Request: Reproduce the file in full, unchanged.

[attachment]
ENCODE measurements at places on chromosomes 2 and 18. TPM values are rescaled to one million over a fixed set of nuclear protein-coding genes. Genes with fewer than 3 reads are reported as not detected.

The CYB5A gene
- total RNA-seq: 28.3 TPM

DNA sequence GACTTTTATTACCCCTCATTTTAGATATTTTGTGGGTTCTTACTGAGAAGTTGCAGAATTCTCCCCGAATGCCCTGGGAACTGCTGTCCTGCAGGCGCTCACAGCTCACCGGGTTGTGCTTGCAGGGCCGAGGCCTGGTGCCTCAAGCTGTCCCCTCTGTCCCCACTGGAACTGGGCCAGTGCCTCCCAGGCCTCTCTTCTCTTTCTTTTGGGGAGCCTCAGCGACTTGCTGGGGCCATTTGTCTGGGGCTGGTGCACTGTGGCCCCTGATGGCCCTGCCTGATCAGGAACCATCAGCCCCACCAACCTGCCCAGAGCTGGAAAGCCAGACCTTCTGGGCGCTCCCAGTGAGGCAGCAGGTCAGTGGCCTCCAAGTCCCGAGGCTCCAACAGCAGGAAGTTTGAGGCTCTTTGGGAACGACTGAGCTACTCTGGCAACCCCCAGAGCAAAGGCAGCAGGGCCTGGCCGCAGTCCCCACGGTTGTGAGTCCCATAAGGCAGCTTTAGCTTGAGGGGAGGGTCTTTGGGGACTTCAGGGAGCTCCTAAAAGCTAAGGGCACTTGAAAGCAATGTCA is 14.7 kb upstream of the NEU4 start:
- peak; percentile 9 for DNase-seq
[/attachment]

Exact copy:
ENCODE measurements at places on chromosomes 2 and 18. TPM values are rescaled to one million over a fixed set of nuclear protein-coding genes. Genes with fewer than 3 reads are reported as not detected.

The CYB5A gene
- total RNA-seq: 28.3 TPM

DNA sequence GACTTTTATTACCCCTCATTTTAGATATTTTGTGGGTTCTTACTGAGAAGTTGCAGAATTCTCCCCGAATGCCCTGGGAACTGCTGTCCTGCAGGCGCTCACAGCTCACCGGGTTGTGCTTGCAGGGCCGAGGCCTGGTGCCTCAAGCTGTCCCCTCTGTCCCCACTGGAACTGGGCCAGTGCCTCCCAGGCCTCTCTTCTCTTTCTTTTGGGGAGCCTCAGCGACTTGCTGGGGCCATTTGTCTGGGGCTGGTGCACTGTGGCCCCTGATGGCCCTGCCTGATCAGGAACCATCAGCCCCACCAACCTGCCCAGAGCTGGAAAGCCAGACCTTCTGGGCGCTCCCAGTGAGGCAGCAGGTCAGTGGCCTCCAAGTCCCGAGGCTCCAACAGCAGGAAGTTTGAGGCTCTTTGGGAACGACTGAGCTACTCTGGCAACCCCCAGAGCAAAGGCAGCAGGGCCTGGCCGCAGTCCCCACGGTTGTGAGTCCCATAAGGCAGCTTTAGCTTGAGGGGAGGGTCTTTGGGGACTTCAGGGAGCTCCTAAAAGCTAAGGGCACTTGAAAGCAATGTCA is 14.7 kb upstream of the NEU4 start:
- peak; percentile 9 for DNase-seq